Graphical charts (i.e. bar and candlestick charts) are the most popular method of watching and analyzing a market. Graphical charts provide a variety of trading information (e.g. recent highs, recent lows, the last traded price, etc.), and are perfect for providing an overview of a market. However, some trading styles (notably some forms of scalping) require more detailed information about a market, and this is where the time and sales becomes useful.
Definition of the Time and Sales
The time and sales is the most detailed display of a market's trading information. The time and sales shows every trade that occurs, in real time, and provides a variety of information about each trade (e.g. the exact time, the direction, the number of contracts that were traded, etc.). Where graphical charts are used to provide an overview of a market's price movement, the time and sales is used to view every detail of a market's price movement, and therefore the two methods are often complementary to each other.
Explanation of the Time and Sales
The time and sales includes every trade that occurs for a market, and provides a variety of information about each trade:
- Date and Time - The date and exact time that the trade occured
- Direction - Whether the trade was a buying trade or a selling trade
- Price - The price at which the trade occured
- Volume or Size - The number of contracts (or shares, etc.) that were traded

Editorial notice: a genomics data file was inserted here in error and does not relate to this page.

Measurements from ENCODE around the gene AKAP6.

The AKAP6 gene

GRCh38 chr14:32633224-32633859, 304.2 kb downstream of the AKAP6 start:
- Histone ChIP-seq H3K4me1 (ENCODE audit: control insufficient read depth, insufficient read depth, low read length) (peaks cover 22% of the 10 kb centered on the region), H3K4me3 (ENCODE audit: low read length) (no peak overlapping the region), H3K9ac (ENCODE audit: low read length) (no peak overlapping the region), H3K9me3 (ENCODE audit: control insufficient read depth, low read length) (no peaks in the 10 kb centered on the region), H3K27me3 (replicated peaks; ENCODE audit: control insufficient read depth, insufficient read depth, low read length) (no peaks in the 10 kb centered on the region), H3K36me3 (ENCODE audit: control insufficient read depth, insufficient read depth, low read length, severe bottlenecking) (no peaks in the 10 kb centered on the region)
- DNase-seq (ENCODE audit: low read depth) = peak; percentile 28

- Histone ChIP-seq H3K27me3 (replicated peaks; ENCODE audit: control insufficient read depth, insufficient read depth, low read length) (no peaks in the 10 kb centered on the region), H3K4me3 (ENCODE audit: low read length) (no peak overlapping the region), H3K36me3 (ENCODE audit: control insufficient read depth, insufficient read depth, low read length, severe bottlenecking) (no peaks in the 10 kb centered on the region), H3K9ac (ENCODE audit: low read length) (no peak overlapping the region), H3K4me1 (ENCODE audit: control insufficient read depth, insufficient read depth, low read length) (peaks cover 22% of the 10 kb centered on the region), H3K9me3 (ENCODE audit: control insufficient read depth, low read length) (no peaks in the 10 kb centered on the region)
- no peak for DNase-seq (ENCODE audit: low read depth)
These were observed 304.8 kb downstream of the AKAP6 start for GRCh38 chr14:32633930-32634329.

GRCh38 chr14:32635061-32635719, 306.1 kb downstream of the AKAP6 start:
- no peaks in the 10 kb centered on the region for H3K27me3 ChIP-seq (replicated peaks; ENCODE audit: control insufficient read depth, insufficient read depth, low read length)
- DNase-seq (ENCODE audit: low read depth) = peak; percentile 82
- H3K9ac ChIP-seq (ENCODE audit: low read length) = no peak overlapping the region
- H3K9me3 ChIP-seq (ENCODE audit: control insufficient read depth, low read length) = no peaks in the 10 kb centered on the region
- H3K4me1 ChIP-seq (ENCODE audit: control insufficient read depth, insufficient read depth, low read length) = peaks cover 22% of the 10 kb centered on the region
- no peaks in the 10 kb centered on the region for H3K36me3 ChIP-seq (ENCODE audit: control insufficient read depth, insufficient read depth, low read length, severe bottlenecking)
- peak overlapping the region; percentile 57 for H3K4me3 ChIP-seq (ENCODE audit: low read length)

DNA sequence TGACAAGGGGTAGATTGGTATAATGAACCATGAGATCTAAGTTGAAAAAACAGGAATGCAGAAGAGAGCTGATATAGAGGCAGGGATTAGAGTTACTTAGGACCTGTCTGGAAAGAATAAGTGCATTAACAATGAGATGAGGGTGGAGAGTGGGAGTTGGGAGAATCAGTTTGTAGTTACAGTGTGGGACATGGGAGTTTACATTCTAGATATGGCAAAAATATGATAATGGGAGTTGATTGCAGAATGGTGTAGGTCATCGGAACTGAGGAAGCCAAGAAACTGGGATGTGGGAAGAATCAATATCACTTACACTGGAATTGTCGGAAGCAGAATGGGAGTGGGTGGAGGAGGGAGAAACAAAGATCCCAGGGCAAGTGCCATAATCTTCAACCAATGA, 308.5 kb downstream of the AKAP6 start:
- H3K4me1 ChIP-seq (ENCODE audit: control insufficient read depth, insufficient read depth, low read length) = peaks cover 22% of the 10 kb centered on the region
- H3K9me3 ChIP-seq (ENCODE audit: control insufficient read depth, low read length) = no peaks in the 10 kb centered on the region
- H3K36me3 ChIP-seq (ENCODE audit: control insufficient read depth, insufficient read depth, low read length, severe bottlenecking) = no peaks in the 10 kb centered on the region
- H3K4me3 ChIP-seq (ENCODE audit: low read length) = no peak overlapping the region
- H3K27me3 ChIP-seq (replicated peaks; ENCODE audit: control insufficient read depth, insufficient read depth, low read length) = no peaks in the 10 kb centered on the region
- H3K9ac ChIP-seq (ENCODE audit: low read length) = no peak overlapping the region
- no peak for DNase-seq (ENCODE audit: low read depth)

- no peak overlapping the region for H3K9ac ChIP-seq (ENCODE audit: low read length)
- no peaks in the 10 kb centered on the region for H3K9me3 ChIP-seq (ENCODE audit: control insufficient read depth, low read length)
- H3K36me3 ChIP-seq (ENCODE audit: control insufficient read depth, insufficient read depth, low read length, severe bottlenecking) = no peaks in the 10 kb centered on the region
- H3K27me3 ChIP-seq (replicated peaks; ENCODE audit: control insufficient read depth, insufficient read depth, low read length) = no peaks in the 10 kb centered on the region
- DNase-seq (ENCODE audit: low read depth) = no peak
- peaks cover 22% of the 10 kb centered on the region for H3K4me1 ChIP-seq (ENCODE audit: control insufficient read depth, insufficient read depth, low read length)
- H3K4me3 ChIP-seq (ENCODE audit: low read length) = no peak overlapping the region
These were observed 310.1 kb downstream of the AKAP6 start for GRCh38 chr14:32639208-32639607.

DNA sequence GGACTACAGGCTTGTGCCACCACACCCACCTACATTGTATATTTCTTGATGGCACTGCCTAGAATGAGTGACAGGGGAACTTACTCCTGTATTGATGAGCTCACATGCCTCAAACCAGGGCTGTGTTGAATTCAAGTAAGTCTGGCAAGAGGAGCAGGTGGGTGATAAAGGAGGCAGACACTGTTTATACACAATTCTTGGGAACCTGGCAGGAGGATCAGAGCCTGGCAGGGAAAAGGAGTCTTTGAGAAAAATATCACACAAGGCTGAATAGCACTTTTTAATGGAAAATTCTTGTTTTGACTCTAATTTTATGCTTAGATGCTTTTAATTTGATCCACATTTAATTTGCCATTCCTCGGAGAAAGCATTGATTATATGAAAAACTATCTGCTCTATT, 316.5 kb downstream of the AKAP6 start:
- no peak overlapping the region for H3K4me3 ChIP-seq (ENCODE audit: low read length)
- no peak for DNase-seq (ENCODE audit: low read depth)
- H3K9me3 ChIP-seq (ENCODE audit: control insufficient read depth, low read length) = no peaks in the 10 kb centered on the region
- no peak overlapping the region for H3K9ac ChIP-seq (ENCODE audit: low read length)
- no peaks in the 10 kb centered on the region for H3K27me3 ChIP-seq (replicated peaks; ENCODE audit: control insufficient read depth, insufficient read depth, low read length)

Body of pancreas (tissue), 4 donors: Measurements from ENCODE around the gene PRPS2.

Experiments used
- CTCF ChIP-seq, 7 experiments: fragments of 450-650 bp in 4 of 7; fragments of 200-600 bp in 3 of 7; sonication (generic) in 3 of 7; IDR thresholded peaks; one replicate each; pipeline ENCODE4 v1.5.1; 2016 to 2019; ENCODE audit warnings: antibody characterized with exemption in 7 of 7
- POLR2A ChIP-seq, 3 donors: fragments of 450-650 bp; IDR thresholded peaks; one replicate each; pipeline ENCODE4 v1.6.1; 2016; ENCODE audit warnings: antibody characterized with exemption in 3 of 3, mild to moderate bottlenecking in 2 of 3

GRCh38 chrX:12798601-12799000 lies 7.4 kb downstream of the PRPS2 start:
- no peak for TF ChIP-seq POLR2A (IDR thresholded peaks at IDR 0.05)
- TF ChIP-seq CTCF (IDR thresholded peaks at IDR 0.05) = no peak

Some time and sales displays also include additional information such as the current bid and ask prices, the order book (or level two information), the cumulative volume, etc., but this additional information is not technically part of the time and sales.
Understanding the Direction of a Trade
The direction element of the time and sales is often the cause of much confusion for new traders. The reason for this confusion is that every trade must consist of both a buyer and a seller (otherwise there would not be a trade), and if there are both a buyer and a seller, how can a trade be classified as either buying or selling?
The answer is that the direction of a trade is decided based upon how it affects the current market price. If a trade helps the market price to move up, then the trade is classified as a buying trade. Conversely, if a trade helps the market price to move down, then the trade is classified as a selling trade.
In the example time and sales display above (view the full size chart), the buying trades are colored green, the selling trades are colored red, and the trades that could not be classified are colored yellow. Most time and sales displays color code the direction element in order to make it easier to see and analyze in real time.
Trading Using the Time and Sales
The time and sales can be used by traders of any time frame, but it is primarily used by very short term traders, such as some scalpers. Some traders use the time and sales on its own (i.e. all of their trading decisions are made using only the time and sales), while other traders use the time and sales in combination with graphical charts, or the depth of market (i.e. level two market data).